As we grow older, many of us begin losing sleep over the looming possibility of developing Alzheimer’s or other forms of dementia. Ironically, both sleep problems and anxiety increase our risk profile for developing these conditions. Especially if we’ve cared for a parent or other relative with dementia, we want to feel like we have the power to change our own fate. While pharmacologists have not yet developed the miracle pill to banish all fears for good, recent research reveals what we can do to significantly lower our risk. And guess what: every one of these changes will improve our quality of life starting right now.
Around every corner, a flashy web page promises to reveal the five (or ten, or twelve) “magic foods” to boost brain functioning and prevent dementia. Often the list is composed of perfectly healthy components of a balanced diet, such as blueberries, walnuts, or spinach, alongside some more recently celebrated ingredients like chia seeds, turmeric, and coconut oil. What’s missing, though, is the big picture. Anxiously adding in a few servings of these super-foods-of-the-moment is not in itself a magic bullet. If we’re caught in a stressful, over-scheduled, or sedentary routine with no room for active time outside, unhurried preparation of a wholesome meal, or fun outings with friends, something needs to change.
The evidence is in: our minds, by and large, are only as healthy as our bodies. Much as western thought likes to place a dividing line between the cerebral and the physical, in fact our brains depend upon the same blood vessels, nutrients, blood sugar levels, and hormones that course through our limbs. For much of our adult lives, we can “get away with” neglecting our bodies and expecting our minds to continue doing what they do best: solving problems, generating ideas, communicating, and multitasking. But as the signs of aging creep up upon us — at first slowly, subtly, and then in a seeming avalanche — the illusion breaks down.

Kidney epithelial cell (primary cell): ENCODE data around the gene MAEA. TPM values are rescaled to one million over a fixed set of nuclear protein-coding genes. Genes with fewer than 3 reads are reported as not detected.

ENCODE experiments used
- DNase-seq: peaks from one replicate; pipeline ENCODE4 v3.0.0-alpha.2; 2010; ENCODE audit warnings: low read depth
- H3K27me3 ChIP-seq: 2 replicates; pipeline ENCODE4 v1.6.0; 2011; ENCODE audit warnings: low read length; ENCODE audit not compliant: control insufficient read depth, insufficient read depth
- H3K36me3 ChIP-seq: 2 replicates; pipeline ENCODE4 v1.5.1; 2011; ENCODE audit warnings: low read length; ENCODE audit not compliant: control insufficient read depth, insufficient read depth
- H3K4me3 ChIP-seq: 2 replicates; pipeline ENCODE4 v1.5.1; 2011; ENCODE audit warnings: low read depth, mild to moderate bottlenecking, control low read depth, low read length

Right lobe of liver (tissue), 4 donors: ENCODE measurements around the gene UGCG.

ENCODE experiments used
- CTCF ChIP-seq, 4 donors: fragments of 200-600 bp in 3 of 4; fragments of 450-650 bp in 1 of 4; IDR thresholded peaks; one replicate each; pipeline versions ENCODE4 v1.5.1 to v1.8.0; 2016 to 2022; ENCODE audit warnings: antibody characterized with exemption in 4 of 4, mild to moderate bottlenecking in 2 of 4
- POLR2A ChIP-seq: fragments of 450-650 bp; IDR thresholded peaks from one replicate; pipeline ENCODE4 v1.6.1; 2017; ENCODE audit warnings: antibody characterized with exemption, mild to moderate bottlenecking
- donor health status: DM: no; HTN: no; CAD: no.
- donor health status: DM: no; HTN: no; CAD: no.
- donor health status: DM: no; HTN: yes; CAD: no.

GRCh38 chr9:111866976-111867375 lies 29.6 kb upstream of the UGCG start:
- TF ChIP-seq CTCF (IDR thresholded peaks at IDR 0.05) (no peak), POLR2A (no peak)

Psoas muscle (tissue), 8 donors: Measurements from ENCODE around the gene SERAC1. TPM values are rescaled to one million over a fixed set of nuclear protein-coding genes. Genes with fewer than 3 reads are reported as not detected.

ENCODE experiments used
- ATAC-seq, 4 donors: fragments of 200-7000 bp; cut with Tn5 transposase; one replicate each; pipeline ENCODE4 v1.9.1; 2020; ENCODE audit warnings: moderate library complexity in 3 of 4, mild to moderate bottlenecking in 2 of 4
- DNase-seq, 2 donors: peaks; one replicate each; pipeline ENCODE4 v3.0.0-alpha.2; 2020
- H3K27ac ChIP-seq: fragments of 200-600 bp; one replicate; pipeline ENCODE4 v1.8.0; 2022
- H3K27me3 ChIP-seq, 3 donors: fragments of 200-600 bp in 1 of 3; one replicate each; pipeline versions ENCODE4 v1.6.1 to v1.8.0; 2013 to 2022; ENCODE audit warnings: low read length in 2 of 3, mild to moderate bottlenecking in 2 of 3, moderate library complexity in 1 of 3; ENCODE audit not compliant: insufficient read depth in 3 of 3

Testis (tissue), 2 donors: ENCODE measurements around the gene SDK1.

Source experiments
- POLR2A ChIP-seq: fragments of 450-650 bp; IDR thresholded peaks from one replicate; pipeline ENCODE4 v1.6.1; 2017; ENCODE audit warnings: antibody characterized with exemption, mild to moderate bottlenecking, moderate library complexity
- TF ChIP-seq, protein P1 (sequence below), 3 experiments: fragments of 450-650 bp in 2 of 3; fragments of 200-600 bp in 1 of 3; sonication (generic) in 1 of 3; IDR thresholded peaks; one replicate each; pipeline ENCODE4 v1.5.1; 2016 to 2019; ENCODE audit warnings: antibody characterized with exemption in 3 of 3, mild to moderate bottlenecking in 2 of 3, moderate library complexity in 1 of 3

The diseases widely associated with dietary and lifestyle factors — including type 2 diabetes, obesity, cholesterol imbalances, heart disease and metabolic syndrome— are all significant risk factors for dementia. Everything your doctor tells you about taking care of your heart, arteries, and blood sugar will serve you well in your quest for lasting brain health.
As your arteries stiffen, brain plaque is building simultaneously, suggests a new study which persuasively associates arteriosclerosis with Alzheimer’s. Another study shows that low LDL (“bad”) cholesterol and high HDL “good” cholesterol are linked to lower accumulations of amyloid brain plaque. These are simply correlations: we might not know exactly why these associations exist, but they’re worth paying attention to. Exercise and diet improvements are key in managing both healthy arteries and good cholesterol balance.
And it’s not just the condition of your blood vessels, but what’s in your blood — specifically, sugar levels. Japanese researchers found that a diabetes diagnosis heightened dementia risk in their sample population. Metabolic syndrome, often thought of as a precursor to diabetes or stroke, raised incidence from 4.1% to 7.2% among a group of nearly 5000 women during a 4-year period. Metabolic syndrome is essentially a clustering of several factors, including abdominal obesity, high blood pressure, low “good cholesterol” (HDL), high triglycerides, and high fasting blood sugar. Not surprisingly, metabolic syndrome is strongly associated with lack of physical activity. In addition to exercise, cut back on sugar and other high glycemic foods (especially refined flours) which can contribute to development of metabolic syndrome and type 2 diabetes.
It’s never too late to get active — outside!
Increasing exercise may be the single most self-protecting thing you can do. A group of older adults who walked briskly 3 times a week actually increased their brain volume in a single year, while those who abstained lost volume! In a study of 1740 individuals over 65, those who exercised 3 or more times per week had less incidence of dementia (13 per 1000) than those who didn’t (20 per 1000). So if you’re an older adult, and you think you might be too “set in your ways” to start new habits, reconsider.